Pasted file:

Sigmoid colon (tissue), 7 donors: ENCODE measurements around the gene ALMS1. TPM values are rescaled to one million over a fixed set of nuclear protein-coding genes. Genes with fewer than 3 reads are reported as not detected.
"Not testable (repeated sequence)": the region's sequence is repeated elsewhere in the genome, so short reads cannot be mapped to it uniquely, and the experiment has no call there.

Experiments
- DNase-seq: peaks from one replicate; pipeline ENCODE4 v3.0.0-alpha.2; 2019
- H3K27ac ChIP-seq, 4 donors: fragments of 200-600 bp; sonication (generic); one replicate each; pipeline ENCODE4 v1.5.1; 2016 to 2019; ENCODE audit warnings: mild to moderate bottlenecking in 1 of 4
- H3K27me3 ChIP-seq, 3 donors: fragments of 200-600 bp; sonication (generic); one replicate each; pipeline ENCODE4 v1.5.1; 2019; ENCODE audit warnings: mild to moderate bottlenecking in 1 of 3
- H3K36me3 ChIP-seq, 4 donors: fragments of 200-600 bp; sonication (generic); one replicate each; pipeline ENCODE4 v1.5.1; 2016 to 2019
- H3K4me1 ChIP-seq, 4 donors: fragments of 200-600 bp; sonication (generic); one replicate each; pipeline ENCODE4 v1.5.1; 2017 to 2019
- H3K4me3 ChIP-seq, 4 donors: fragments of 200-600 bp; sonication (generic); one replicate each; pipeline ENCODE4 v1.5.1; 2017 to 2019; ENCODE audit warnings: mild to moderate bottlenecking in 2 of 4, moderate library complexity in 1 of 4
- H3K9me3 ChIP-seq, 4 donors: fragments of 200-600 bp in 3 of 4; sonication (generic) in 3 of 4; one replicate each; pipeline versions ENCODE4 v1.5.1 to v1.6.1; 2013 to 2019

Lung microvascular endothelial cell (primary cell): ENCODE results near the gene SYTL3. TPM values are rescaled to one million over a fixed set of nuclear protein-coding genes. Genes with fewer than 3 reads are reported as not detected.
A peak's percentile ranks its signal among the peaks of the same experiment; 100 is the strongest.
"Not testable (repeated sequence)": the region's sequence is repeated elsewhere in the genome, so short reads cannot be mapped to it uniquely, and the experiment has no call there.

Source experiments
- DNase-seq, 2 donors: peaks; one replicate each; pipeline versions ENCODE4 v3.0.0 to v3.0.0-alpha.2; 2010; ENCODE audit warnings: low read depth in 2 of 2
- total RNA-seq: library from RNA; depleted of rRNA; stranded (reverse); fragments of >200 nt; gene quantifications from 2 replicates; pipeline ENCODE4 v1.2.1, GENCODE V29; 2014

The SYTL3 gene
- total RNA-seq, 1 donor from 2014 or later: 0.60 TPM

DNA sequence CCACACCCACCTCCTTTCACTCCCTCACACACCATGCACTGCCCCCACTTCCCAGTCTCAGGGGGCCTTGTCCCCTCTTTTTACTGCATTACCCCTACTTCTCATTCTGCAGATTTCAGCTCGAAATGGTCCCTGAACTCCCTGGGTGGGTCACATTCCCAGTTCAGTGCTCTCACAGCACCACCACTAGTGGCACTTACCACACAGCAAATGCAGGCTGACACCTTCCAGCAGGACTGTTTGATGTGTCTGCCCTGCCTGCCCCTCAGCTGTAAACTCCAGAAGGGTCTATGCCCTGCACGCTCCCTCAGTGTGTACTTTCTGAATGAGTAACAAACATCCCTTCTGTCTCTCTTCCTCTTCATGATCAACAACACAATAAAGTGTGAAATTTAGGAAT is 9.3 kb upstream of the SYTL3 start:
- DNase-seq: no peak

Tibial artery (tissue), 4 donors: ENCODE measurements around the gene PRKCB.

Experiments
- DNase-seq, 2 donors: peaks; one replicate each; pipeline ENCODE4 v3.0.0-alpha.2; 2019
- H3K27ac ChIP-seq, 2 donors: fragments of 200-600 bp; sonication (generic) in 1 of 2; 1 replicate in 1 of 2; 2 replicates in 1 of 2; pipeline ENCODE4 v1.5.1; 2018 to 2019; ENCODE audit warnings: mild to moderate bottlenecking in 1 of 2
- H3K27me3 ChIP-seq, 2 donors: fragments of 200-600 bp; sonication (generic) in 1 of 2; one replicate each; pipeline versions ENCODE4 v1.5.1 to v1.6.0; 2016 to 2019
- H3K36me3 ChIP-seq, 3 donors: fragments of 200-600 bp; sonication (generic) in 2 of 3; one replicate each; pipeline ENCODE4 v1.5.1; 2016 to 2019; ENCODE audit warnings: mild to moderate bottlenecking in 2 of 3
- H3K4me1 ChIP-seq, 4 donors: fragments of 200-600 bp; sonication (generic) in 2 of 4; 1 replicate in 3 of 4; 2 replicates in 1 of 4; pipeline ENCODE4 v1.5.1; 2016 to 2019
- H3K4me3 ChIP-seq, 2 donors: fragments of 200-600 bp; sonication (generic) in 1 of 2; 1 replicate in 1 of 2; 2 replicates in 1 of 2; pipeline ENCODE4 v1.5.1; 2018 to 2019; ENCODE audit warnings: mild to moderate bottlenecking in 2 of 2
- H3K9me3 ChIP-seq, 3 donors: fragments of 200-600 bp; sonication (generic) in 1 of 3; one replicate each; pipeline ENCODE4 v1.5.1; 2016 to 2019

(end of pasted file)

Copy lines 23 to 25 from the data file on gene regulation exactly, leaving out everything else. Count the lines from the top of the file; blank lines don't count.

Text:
- DNase-seq, 2 donors: peaks; one replicate each; pipeline ENCODE4 v3.0.0-alpha.2; 2019
- H3K27ac ChIP-seq, 2 donors: fragments of 200-600 bp; sonication (generic) in 1 of 2; 1 replicate in 1 of 2; 2 replicates in 1 of 2; pipeline ENCODE4 v1.5.1; 2018 to 2019; ENCODE audit warnings: mild to moderate bottlenecking in 1 of 2
- H3K27me3 ChIP-seq, 2 donors: fragments of 200-600 bp; sonication (generic) in 1 of 2; one replicate each; pipeline versions ENCODE4 v1.5.1 to v1.6.0; 2016 to 2019